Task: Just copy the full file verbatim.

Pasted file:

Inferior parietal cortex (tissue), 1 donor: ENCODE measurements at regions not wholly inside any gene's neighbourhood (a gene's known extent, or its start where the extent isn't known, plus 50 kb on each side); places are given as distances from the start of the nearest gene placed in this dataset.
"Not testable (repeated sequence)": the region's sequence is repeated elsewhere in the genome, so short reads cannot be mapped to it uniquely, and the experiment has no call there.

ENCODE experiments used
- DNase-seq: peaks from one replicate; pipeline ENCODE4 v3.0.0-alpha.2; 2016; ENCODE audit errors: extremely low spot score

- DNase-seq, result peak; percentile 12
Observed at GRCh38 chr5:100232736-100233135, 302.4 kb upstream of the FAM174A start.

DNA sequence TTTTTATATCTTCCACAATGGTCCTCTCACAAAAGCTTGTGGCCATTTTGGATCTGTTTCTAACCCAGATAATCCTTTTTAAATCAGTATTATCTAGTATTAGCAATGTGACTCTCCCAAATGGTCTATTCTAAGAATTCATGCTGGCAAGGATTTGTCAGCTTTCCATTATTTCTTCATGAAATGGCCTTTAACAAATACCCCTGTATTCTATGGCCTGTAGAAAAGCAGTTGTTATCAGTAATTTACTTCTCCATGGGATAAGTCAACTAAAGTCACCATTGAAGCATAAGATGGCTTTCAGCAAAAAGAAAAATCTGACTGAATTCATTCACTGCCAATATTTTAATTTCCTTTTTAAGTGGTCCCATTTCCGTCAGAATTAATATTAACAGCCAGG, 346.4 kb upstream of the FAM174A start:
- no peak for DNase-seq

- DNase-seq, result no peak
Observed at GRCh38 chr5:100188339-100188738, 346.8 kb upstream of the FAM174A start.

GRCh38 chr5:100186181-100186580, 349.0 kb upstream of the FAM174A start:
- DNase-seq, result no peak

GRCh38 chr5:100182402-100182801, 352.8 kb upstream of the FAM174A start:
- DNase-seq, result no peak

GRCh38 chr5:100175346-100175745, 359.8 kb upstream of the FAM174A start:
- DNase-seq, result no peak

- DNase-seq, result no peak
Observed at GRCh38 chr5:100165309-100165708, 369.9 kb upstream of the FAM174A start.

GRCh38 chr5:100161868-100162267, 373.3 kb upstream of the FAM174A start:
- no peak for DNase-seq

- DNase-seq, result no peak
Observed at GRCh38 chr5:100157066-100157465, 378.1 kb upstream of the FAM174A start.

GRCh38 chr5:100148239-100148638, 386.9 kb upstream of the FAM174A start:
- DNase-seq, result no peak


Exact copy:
Inferior parietal cortex (tissue), 1 donor: ENCODE measurements at regions not wholly inside any gene's neighbourhood (a gene's known extent, or its start where the extent isn't known, plus 50 kb on each side); places are given as distances from the start of the nearest gene placed in this dataset.
"Not testable (repeated sequence)": the region's sequence is repeated elsewhere in the genome, so short reads cannot be mapped to it uniquely, and the experiment has no call there.

ENCODE experiments used
- DNase-seq: peaks from one replicate; pipeline ENCODE4 v3.0.0-alpha.2; 2016; ENCODE audit errors: extremely low spot score

- DNase-seq, result peak; percentile 12
Observed at GRCh38 chr5:100232736-100233135, 302.4 kb upstream of the FAM174A start.

DNA sequence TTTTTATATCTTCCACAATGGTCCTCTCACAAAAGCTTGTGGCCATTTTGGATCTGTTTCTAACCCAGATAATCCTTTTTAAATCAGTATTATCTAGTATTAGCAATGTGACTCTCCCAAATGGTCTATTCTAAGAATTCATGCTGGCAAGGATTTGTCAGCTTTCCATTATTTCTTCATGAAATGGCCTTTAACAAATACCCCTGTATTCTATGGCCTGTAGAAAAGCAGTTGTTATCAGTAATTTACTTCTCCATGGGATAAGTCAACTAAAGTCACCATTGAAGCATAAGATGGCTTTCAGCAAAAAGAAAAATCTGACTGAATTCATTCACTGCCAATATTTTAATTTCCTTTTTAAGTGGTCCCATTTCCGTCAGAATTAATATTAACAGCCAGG, 346.4 kb upstream of the FAM174A start:
- no peak for DNase-seq

- DNase-seq, result no peak
Observed at GRCh38 chr5:100188339-100188738, 346.8 kb upstream of the FAM174A start.

GRCh38 chr5:100186181-100186580, 349.0 kb upstream of the FAM174A start:
- DNase-seq, result no peak

GRCh38 chr5:100182402-100182801, 352.8 kb upstream of the FAM174A start:
- DNase-seq, result no peak

GRCh38 chr5:100175346-100175745, 359.8 kb upstream of the FAM174A start:
- DNase-seq, result no peak

- DNase-seq, result no peak
Observed at GRCh38 chr5:100165309-100165708, 369.9 kb upstream of the FAM174A start.

GRCh38 chr5:100161868-100162267, 373.3 kb upstream of the FAM174A start:
- no peak for DNase-seq

- DNase-seq, result no peak
Observed at GRCh38 chr5:100157066-100157465, 378.1 kb upstream of the FAM174A start.

GRCh38 chr5:100148239-100148638, 386.9 kb upstream of the FAM174A start:
- DNase-seq, result no peak